While many of the filmmakers you’ll eventually see appearing in this list have perhaps sold more tickets, won more awards, or even been more influential on mainstream blockbusters, no filmmaker you’re likely to see in this list was anywhere near as prolific or consistent as Woody Allen. With a career now entering its sixth decade and including over 40 feature films, no director in history has worked at being great for as long as Allen. You’ll hear some critics say Allen’s films are all alike. Once glance at his filmography shows screwball comedies, dark melodramas, film noir and romantic comedies all represented, and that’s just to name a few. Some other critics will tell you that while, sure, he’s made a lot of films, those films are varying in quality at best. True, not every Allen film is Annie Hall, but consider this: Allen has earned 21 Academy Award nominations for 14 different films. Annie Hall may have been his sole Best Picture winner but ask Alan fans what they believe to be his best film and you’ll get answers in the double digits. Manhattan, Stardust Memories, Crimes and Misdemeanors and Hannah and Her Sisters would all get votes. Meanwhile, Woody himself says The Purple Rose of Cairo is his best film. Allen is a filmmaker who was willing to try just about anything but the one consistent element of nearly every film he made, whether it be comedy or drama, is a deep, penetrating understanding of what drives us as human beings, what it is that people want. No one captures the exquisite pain that comes with romantic relationships, along with the occasional elation that makes it all worthwhile, quite like Woody Allen.

Matt Scalici

The Coen Brothers

Joel and Ethan Coen set a potentially grim standard for original storytelling. You rarely see anyone plagiarize or even pay homage to their work because they wouldn’t really know where to begin. Nobody has a handle on language like the Coens, whether it previously existed in another time or is totally made up in the brothers’ heads. Nobody sets or builds on painfully tangible tone like the Brothers, and hardly any other filmmaker makes the viewer think about what they’ve just watched quite like them either. You find yourself asking plenty of questions after watching Barton Fink, A Serious Man or No Country for Old Men, but the strangest thing is your totally satisfied with the unsatisfactory answers you or others come up with. Joel and Ethan Coen never come across as violent men, but their characters do. Their films depict seedy, misguided and often evil people whose immoral behavior rarely goes unpunished by either coincidence or some higher power. Many would suggest the latter, but the Coens wouldn’t. They don’t suggest anything apart from their characters and whatever else you see on screen. We decide. That’s our chore. Good luck picking your favorite Coen Brothers movie. Scaling their catalog, it becomes a moot point, far greater than a “tough call.” What’s more daunting is landing on a favorite character. The films are populated with a universe of individuals who look funny without chinks in their armor. They’re defined by their rugged edges. Joel and Ethan Coen did and do it their way. Studios bend over for them (see The Hudsucker Proxy), and they wouldn’t have it any other way. Try, if you dare, to find any storyteller with as stellar a track record as the Coens from 1987-1998. Yes, they’re weird dudes. But they’re untouchable.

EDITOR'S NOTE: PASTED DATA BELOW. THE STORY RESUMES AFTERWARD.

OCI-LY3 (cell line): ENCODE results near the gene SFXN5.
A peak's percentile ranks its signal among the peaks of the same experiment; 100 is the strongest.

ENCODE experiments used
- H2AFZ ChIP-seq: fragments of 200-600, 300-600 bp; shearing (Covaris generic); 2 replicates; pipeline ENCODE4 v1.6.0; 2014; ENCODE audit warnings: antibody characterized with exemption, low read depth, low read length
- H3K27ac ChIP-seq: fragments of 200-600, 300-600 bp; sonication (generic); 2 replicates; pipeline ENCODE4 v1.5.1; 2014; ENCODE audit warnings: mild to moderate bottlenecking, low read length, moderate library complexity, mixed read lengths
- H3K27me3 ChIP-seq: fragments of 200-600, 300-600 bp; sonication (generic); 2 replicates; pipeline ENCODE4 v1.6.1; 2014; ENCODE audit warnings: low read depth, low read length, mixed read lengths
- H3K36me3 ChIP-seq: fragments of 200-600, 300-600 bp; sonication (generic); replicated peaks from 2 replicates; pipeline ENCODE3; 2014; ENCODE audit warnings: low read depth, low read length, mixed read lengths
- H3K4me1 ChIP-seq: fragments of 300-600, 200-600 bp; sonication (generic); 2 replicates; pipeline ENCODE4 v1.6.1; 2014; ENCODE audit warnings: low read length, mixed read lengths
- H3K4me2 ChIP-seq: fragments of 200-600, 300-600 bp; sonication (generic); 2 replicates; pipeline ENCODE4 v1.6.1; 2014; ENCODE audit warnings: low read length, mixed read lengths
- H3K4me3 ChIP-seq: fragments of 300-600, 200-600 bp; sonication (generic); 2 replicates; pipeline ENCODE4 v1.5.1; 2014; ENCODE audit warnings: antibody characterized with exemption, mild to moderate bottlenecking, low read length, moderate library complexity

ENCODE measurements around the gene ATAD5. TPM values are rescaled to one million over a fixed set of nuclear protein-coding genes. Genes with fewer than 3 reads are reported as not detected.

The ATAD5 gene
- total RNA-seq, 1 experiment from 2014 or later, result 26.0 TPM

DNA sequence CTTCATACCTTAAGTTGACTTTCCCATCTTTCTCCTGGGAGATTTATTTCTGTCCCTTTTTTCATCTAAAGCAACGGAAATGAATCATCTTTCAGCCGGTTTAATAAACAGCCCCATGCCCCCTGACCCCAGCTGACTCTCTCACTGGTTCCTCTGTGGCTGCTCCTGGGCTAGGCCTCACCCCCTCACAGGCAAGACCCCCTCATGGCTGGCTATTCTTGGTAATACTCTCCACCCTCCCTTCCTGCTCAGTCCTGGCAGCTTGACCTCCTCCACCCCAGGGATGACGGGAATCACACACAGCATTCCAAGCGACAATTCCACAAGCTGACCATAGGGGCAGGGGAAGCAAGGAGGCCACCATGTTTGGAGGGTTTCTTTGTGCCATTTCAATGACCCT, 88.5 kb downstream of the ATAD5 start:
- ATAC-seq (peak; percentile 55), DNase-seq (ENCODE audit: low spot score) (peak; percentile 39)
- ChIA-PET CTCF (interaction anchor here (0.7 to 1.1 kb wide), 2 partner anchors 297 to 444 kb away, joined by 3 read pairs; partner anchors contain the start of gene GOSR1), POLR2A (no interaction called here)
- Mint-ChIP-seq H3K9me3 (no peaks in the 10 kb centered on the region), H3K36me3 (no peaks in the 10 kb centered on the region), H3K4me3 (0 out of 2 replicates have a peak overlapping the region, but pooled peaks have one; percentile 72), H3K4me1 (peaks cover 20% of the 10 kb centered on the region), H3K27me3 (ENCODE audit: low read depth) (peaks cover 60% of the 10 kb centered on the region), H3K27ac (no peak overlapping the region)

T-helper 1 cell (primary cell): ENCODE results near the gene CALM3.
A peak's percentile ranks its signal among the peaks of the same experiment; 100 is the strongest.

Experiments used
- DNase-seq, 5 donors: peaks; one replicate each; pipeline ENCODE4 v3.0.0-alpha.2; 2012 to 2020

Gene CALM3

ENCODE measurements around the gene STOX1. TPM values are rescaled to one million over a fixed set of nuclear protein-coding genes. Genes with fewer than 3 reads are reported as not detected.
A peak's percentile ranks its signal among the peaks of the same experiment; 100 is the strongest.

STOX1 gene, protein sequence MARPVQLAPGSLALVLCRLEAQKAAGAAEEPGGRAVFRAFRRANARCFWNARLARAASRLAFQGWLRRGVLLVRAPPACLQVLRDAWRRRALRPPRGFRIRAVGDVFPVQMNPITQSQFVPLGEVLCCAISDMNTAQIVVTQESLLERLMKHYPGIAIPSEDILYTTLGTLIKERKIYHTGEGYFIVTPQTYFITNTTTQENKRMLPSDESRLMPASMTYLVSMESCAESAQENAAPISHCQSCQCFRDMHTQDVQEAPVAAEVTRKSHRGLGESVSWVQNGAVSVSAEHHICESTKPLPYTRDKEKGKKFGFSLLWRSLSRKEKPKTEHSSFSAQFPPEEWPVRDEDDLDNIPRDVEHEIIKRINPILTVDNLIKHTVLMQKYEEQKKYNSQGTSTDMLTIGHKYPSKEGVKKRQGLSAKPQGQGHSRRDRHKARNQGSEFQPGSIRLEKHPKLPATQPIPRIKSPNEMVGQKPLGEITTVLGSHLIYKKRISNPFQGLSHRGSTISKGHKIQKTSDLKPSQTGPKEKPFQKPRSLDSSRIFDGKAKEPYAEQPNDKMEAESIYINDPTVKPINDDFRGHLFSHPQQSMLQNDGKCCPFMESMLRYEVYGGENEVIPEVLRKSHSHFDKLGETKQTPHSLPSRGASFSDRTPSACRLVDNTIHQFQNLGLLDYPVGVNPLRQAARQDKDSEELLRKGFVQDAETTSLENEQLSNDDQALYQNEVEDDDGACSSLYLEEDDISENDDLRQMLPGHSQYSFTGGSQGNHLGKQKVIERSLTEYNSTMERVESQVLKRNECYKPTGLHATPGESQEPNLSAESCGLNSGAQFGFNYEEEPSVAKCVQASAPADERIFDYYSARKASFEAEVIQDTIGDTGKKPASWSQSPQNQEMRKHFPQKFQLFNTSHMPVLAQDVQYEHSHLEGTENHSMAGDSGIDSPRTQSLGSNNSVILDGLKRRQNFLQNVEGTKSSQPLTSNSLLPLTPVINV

– Ben Flanagan